A Connecticut native, I graduated from the University of Connecticut with a B.A. in History and Anthropology in winter 2008. I am presently conducting research for my dissertation, which is titled: Watershed Decisions: The Environmental History of the Creation of the Quabbin Reservoir, 1870-1945. Designed to vastly expand the water supply of metropolitan Boston sixty miles to the east, the Quabbin Reservoir brought about a radical transformation of the communities and land in the Swift River Valley of western Massachusetts. To build this 412 billion gallon reservoir, the Massachusetts General Court disincorporated four rural towns, and removed 2,500 people, 7,500 graves, and all structures and vegetation from 187 square-miles of the valley. In its financial cost and geographical scale, the Quabbin Reservoir dwarfed all previous public works projects in the history of the Commonwealth. By examining the environmental values held by the people of this rural region as well as those held by the engineers, foresters, and landscape architects who modified this valley for the benefit of metropolitan Boston, my dissertation offers insights into conservation, land use and the relationship between city and country in late-nineteenth and early-twentieth century Massachusetts.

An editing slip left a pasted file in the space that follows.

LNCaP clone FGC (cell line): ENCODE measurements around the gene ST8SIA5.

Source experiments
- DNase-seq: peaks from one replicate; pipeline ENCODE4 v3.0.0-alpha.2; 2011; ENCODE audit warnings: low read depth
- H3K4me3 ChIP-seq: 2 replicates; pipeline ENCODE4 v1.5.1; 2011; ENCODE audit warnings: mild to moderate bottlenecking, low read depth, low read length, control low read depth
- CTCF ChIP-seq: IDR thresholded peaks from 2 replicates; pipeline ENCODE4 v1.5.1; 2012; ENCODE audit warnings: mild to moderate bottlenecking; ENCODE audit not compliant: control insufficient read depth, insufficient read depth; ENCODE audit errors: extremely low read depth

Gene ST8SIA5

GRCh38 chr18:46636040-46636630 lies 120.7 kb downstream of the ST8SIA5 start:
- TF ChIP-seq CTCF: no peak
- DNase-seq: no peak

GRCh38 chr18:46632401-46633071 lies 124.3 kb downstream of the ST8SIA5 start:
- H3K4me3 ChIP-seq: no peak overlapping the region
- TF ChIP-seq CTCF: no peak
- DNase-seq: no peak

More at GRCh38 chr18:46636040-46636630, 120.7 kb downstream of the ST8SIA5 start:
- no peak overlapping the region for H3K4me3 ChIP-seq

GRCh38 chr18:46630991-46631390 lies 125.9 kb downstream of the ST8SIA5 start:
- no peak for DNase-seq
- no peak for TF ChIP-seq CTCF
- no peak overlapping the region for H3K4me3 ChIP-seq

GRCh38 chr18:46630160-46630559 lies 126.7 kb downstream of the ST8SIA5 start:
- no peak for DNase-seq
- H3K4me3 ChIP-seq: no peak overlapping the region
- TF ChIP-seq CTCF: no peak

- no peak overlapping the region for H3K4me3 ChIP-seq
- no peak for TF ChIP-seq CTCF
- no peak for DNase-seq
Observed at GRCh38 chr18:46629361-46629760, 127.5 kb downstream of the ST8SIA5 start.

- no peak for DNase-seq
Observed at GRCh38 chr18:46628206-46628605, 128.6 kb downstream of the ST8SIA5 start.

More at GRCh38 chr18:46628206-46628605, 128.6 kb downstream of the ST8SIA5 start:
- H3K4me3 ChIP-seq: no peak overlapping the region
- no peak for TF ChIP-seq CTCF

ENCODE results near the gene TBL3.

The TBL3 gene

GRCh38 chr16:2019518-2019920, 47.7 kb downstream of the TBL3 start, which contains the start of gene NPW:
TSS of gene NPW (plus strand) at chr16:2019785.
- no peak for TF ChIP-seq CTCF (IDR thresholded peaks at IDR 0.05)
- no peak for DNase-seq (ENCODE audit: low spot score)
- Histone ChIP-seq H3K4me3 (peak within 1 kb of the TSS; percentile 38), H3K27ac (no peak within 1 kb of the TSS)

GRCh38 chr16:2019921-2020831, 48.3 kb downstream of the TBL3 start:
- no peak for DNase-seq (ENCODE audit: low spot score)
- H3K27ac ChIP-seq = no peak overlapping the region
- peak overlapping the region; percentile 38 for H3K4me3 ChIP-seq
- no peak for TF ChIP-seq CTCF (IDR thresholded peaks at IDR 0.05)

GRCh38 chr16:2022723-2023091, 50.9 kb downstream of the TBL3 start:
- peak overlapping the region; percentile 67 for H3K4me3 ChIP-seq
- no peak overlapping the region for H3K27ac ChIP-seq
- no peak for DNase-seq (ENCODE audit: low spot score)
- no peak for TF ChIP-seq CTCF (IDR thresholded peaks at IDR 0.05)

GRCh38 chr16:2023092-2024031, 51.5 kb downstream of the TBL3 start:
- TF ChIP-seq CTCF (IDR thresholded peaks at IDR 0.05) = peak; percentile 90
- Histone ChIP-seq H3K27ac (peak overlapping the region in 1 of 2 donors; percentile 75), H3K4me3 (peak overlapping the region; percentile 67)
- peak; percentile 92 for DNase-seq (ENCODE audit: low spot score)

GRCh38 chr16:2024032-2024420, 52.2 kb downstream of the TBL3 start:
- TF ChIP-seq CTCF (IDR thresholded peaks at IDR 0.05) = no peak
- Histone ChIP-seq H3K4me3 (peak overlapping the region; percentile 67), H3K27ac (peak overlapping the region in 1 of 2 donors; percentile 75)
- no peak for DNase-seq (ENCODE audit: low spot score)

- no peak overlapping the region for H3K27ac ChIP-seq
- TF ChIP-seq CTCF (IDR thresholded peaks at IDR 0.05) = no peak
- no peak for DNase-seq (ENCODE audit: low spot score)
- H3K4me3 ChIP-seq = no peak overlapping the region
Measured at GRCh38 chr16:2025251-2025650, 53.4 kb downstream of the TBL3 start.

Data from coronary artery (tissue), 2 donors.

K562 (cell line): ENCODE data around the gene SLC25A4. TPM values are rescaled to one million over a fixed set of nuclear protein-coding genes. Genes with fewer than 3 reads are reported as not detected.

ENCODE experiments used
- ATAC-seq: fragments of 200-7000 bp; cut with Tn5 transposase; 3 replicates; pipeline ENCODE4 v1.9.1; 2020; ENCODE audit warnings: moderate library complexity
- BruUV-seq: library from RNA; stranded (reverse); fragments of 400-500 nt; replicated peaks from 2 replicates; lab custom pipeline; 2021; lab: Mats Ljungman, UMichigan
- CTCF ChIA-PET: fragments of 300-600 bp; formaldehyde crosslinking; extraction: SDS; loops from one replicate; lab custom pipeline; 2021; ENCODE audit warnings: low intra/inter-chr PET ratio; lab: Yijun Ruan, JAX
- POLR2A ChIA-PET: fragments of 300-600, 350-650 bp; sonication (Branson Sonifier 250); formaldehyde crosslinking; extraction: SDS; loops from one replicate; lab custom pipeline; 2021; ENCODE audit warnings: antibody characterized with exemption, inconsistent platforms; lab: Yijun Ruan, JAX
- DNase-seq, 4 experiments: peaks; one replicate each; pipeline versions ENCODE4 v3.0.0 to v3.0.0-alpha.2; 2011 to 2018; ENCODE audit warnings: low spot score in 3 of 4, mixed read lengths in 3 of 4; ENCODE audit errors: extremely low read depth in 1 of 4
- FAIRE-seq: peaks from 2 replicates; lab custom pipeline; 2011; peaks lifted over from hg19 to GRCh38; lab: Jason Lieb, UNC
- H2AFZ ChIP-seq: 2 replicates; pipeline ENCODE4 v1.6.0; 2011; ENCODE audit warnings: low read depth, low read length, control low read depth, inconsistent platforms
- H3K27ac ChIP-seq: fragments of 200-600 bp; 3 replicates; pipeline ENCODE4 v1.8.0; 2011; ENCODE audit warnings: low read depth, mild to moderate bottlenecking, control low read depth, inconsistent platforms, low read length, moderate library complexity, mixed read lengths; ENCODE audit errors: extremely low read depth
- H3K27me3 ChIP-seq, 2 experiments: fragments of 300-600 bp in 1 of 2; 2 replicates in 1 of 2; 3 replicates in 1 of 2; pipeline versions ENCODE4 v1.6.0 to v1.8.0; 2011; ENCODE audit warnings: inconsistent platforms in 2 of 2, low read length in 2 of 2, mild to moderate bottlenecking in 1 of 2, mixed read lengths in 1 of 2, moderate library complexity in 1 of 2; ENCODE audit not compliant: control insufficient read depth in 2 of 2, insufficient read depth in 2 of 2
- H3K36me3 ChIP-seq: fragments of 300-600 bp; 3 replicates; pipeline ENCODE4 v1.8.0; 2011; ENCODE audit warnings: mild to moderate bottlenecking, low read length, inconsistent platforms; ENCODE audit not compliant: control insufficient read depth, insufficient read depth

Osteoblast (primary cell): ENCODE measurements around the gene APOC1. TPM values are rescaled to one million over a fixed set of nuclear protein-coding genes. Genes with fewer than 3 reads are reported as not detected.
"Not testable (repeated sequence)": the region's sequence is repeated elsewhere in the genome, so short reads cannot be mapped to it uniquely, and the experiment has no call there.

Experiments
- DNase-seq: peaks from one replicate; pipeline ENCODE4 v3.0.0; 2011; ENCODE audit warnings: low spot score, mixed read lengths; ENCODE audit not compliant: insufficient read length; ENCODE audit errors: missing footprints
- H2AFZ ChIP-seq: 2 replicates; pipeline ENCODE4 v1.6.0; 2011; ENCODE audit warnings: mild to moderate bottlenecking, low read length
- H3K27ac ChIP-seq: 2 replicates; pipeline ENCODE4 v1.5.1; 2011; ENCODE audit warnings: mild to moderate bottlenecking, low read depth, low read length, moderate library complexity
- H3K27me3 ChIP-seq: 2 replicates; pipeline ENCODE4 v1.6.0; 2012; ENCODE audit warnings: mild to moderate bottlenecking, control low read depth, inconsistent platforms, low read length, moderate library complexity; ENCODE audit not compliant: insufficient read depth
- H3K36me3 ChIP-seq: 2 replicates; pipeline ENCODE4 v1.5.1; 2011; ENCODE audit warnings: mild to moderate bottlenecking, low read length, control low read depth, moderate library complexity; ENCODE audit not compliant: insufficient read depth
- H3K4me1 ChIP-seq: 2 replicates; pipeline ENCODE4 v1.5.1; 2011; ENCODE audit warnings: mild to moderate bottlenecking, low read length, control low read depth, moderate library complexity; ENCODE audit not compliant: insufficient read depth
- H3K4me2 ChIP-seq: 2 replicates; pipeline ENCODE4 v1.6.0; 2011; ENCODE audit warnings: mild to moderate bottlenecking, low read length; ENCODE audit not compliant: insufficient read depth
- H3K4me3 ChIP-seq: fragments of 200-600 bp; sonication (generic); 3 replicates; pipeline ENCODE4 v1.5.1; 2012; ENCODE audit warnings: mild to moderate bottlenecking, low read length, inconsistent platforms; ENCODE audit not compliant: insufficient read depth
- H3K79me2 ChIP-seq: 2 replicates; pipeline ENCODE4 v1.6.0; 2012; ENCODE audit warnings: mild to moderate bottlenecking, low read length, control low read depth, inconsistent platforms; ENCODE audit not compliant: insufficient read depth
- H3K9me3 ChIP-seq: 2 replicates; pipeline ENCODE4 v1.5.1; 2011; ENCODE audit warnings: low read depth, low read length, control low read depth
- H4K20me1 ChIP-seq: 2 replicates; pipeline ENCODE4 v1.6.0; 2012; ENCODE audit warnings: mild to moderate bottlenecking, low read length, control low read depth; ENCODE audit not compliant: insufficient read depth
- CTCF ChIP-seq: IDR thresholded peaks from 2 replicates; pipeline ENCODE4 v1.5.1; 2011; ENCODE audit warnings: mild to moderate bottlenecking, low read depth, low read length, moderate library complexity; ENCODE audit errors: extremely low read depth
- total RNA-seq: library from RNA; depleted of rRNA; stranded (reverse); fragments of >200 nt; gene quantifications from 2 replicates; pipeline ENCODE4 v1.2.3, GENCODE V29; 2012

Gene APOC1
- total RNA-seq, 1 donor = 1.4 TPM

My primary advisor is Robert Gross and my associate advisors are Christopher Clark and Peter Baldwin.
In 2014, I was an Andrew W. Mellon Fellow at the Massachusetts Historical Society.